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Master of the House (1925)

Du skal ære din hustru (original title)
Not Rated | | Drama | 5 October 1925 (Denmark)
When a man becomes tyrannical towards his family, the women of the house decide to teach him a lesson in gratitude.


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Cast overview, first billed only:
Johannes Meyer Johannes Meyer ... Viktor Frandsen - Finmekaniker
Astrid Holm ... Ida - Hans Hystru
Karin Nellemose ... Karen - Deres Datter
Mathilde Nielsen Mathilde Nielsen ... Mads - Frandsens tidligere barnepige
Petrine Sonne Petrine Sonne ... Vaskekone
Clara Schønfeld Clara Schønfeld ... Fra Kryger - Idas Mor
Johannes Nielsen Johannes Nielsen ... Læge
Aage Hoffman Aage Hoffman ... Dreng
Viggo Lindstrøm Viggo Lindstrøm
Vilhelm Petersen Vilhelm Petersen
Byril Harvig Byril Harvig ... Barnet
Aage Schmidt Aage Schmidt
Frk. Voss-Christensen Frk. Voss-Christensen ... Pige Gos Læen
Georg Busch Georg Busch
Frank Henriksen Frank Henriksen


Victor Frandsen is a domestic tyrant. His wife Ida has to work as a slave for him and the rest of the family. She rises early to prepare everything for the day, she toils all day long, and she is often up also in the night, doing some sewing to earn extra money for the household. In daytime she is supported by an old woman called Mads, who was Victors' nanny when he was a child. Mads is filled with loathing for Victor's behavior towards his wife, and calls him a brute. She understands that Ida is on the verge of a serious breakdown, and persuades Ida's mother, Mrs. Kryer, to take Ida away. Mads will herself take care of the household and the children for a time. When Victor comes home and finds out that Ida is gone, he gets angry. He asks his daughter, Karen, where her mother is, but she refuses to tell him. She only says that her mother is very ill, and that it will be his fault if she dies. The accusation strikes Victor in his heart, and he sits down, feeling dejected. Karen ... Written by Maths Jesperson {maths.jesperson1@comhem.se}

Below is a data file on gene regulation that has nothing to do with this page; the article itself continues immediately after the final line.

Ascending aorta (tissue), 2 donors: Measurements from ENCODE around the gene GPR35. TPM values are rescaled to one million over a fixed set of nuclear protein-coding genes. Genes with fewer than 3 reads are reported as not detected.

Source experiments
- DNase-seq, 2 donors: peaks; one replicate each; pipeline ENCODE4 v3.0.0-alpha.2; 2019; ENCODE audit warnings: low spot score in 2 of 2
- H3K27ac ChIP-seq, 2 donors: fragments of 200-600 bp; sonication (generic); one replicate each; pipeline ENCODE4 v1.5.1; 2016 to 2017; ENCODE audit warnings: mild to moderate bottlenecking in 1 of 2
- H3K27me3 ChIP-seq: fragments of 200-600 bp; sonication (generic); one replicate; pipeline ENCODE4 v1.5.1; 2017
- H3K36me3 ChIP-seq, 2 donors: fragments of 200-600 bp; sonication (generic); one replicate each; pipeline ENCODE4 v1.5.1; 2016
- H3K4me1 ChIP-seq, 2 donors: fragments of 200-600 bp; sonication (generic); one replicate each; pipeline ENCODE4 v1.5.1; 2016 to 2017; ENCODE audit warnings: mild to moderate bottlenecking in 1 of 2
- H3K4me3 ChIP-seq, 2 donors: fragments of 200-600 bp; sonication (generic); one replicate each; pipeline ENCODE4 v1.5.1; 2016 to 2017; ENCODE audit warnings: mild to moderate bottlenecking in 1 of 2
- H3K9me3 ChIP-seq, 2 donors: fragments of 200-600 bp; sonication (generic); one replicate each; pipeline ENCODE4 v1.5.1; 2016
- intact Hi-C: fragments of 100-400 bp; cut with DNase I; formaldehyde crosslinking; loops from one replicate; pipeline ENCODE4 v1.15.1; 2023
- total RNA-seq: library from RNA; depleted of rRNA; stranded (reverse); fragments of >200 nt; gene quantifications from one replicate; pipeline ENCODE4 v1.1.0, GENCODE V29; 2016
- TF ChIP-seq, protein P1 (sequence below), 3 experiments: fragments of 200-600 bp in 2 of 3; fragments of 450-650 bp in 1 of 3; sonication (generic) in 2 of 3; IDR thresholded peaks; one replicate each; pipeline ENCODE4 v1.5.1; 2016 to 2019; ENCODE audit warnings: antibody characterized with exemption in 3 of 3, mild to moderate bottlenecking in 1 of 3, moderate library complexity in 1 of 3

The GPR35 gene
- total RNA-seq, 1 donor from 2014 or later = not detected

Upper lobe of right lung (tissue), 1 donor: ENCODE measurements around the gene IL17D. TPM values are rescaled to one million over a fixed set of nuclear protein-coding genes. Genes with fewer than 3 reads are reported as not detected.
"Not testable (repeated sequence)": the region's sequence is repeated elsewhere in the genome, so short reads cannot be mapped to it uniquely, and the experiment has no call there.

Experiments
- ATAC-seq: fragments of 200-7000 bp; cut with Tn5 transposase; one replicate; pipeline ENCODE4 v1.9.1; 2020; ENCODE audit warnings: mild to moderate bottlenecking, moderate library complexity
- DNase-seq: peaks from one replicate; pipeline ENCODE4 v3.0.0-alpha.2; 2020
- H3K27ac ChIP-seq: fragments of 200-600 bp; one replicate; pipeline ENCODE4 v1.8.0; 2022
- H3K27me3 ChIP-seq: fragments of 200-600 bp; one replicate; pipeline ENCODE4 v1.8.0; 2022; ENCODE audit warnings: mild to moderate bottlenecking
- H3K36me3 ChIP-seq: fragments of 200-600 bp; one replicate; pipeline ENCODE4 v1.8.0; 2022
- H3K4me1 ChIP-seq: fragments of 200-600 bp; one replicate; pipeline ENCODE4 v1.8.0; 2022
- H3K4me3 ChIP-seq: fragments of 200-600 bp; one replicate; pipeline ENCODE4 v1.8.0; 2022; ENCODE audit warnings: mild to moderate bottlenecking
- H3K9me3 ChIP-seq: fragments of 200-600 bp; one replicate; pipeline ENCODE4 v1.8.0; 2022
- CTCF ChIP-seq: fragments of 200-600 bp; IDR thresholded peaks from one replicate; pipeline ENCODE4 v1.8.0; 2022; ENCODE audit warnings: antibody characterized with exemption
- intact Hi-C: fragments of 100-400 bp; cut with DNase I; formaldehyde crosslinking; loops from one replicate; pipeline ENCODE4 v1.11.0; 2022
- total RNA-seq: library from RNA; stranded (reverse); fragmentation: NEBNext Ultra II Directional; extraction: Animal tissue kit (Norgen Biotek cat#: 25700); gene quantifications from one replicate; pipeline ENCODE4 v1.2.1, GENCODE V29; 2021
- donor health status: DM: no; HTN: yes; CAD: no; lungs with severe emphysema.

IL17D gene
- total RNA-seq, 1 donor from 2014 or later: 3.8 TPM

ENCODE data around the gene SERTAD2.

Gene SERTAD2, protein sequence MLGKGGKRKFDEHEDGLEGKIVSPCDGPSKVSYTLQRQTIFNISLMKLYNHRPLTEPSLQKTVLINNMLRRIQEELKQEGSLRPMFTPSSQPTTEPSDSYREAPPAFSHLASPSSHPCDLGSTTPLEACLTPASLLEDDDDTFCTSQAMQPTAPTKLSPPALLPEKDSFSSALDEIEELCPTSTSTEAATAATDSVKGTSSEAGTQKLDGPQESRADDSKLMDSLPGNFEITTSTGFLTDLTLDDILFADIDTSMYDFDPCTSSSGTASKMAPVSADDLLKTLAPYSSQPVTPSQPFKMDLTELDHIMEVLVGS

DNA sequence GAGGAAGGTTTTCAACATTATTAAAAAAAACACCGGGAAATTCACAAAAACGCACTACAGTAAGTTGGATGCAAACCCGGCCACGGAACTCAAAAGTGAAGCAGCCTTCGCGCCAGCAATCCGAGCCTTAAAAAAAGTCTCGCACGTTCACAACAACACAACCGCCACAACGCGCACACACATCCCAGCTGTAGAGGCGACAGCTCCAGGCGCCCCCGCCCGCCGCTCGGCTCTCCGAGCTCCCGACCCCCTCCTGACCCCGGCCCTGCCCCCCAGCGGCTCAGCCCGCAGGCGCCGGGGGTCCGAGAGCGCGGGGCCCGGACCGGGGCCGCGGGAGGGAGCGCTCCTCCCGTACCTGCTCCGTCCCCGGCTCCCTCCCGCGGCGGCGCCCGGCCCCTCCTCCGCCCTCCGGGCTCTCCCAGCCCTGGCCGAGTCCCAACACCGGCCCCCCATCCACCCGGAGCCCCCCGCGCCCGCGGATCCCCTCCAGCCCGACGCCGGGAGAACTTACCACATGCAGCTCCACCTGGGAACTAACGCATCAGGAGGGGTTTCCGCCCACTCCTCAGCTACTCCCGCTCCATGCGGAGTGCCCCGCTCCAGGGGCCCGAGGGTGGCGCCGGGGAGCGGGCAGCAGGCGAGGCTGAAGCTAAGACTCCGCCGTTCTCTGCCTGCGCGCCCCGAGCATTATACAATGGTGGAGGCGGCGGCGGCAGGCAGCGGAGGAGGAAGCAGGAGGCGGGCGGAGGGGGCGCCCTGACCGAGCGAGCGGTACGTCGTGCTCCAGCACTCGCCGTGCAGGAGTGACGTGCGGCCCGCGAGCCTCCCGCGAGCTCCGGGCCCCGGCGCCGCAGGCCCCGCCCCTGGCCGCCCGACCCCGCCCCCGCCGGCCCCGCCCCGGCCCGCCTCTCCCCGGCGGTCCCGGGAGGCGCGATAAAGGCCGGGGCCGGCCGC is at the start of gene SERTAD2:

Plot Summary | Add Synopsis




Not Rated | See all certifications »






Release Date:

5 October 1925 (Denmark) See more »

Also Known As:

Master of the House See more »

Company Credits

Production Co:

Palladium Film See more »
Show more on IMDbPro »

Technical Specs



Sound Mix:


Aspect Ratio:

1.33 : 1
See full technical specs »

Did You Know?


At the time of its original release in Paris, France, this film played in 57 theaters in three weeks. See more »


Mads, Frandsens tidligere barnepige: Well, there is the howler monkey!
See more »

Alternate Versions

A 107-minute version with English intertitles and an uncredited piano score was shown on the Turner Classic Movies (TCM) channel in 2006. It had no crew credits other than the director (as Carl Dreyer) and only three cast members: Johannes Meyer (as Johs Meyer), 'Astrid Holm' and Mathilde Nielsen. The English names used were John and Mary for the husband and wife, presumably to indicate a typical family, and "Nana" for the Wetnurse. The two older children were called Kathleen and Dick. See more »


Featured in Le pornographe (2001) See more »

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User Reviews

Dreyer the master
8 February 2012 | by sveinpaSee all my reviews

Du skal ære din hustru was restored last year by Palladium, the original company that released it in 1925. It was also released on DVD along with the likewise newly restored Vredens Dag, Ordet and Gertrud. These are actually the first ever releases on DVD by the Danes themselves of their most important films. It took some time but the result is splendid, at least as far as Du skal ære din hustru is concerned. The current version is free from scratches and dirt and comes with the original Danish intertitles. It runs for 107 minutes.